The School of Education’s New Horizons Family Counseling Center offers free, confidential counseling to William & Mary student veterans and their families. This fall, the center also plans to begin group counseling for veterans and their families through a collaboration with the Virginia Wounded Warrior Program, which offers clinical services and raises awareness and support for injured service members. Victoria Foster, professor of education, manages that program and accepts referrals by phone or e-mail at 757-221-2363, 757-784-6867 and vafost@wm.edu.

The William & Mary Law School opened the Lewis B. Puller, Jr. Veterans Benefits Clinic in 2009. Since that time, it has served more than 300 veterans and their families, helping them apply for benefits or offering them referrals to additional resources. The clinic partners with the Center for Psychological Services and Development at Virginia Commonwealth University to help veterans with mental health issues receive diagnoses and treatment related to their military service and referrals to other resources for help. The clinic also offers education and outreach to military organizations, veterans and their families in the community, and even homeless shelters, and provides training in the claims process to attorneys seeking to assist on a pro bono basis. Currently, the clinic is working toward starting a consortium called Helping Military Veterans through Higher Education (HMVHE) so other schools and organizations can get involved, an initiative that recently received a $100,000 start-up grant from the Jessie Ball duPont Fund. William & Mary’s Mason School of Business if one of the higher education institutions that has offered to partner in the consortium, to provide financial counseling to veterans.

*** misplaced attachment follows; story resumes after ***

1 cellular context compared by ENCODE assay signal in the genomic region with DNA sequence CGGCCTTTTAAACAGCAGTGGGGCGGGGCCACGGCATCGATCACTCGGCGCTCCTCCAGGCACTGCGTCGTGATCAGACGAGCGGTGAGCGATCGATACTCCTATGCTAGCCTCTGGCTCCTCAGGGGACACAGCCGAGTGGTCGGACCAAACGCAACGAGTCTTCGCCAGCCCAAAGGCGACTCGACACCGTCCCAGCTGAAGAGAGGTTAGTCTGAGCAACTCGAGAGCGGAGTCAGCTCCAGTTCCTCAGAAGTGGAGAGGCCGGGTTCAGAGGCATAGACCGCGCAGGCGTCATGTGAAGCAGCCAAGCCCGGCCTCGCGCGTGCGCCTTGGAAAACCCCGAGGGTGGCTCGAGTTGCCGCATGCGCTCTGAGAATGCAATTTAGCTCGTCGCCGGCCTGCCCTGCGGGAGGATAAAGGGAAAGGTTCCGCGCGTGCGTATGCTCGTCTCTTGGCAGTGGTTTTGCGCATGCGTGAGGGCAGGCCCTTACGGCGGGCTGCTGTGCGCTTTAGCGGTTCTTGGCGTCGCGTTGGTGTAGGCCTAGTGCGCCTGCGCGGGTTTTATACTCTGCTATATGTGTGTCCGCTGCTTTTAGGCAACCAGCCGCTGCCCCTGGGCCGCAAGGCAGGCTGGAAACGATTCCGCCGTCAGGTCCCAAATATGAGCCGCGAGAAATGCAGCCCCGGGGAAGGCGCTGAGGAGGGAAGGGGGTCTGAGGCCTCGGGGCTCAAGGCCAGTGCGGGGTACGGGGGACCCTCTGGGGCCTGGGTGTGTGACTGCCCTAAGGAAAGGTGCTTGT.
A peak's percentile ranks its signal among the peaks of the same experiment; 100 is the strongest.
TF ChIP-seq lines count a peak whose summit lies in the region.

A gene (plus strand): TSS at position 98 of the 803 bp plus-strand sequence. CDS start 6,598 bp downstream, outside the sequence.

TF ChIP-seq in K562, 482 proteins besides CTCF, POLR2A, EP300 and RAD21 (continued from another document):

The business school also recently began a new pilot MBA program in partnership with the U.S. Army. The Major General James Wright MBA Fellowship, which started this summer with 20 students, offers a chance for students on active duty to take classes in Miller Hall, with the curriculum focusing on topics such as the federal government’s budgeting process, Six Sigma business management strategy and supply chain management. The Mason School also offers a military MBA club for students. For more information on the fellowship, send an e-mail to WrightFellowship@mason.wm.edu or call 757-221-2944.

In 2007, a group of students began the Veterans Society of William & Mary. Since that time, the group has conducted service work in the Williamsburg area, provided informational and social gatherings and offered support and guidance to veterans on campus.

The exact number of student veterans currently on campus is unknown. However, in fall 2010, 202 students at William & Mary (both undergraduate and graduate) were receiving VA benefits, either because of their own service or a parent’s service. Of those, 128 were identified as dependents, 74 were identified as veterans, and, of those 74, 10 were listed as active duty. In spring 2011, 224 students were receiving VA benefits. Of those, 90 were listed as veterans including 19 students on active duty, and 134 were listed as dependents.

For students who are considering military service, the College offers a Reserve Officer Training Corps (ROTC) program, which prepares students to become commissioned as U.S. Army officers -- active duty, reserve, and/or National Guard -- upon graduation. In 2008, William & Mary also became the first university in the United States to have a detachment of the Coast Guard Auxiliary. Though it is not a commissioning program, the detachment does seek to prepare students to serve as officers in the Coast Guard or Coast Guard Auxiliary.

An important part of the community

Broaddus said that though veterans still make up a small percentage of the total campus population, they are an important part of the community.

"Broad-based diversity, inclusive of racial, cultural and experiential differences, improves a student body.  Having veterans here enriches the campus community enormously and adds to the classroom specifically," he said.

Broaddus recalled a conversation he had with a member of the faculty who told him about a class in which the morality of killing was discussed.

“If you have someone who has been in a battle situation in that room with a bunch of 17-year-olds, the conversation is just going to be very different,” he said. “Different kinds of life experiences are important pedagogically.”

Veterans and other non-traditionally aged students also bring a mature perspective to the campus, Broaddus said.

“These are students who have had more time to be reflective about what they want from higher education,” he said. “High school seniors can fall into a bit of a trap where college is just what you do after you graduate. Veterans often come here knowing what they want out of this experience and taking immediate advantage of their opportunities.”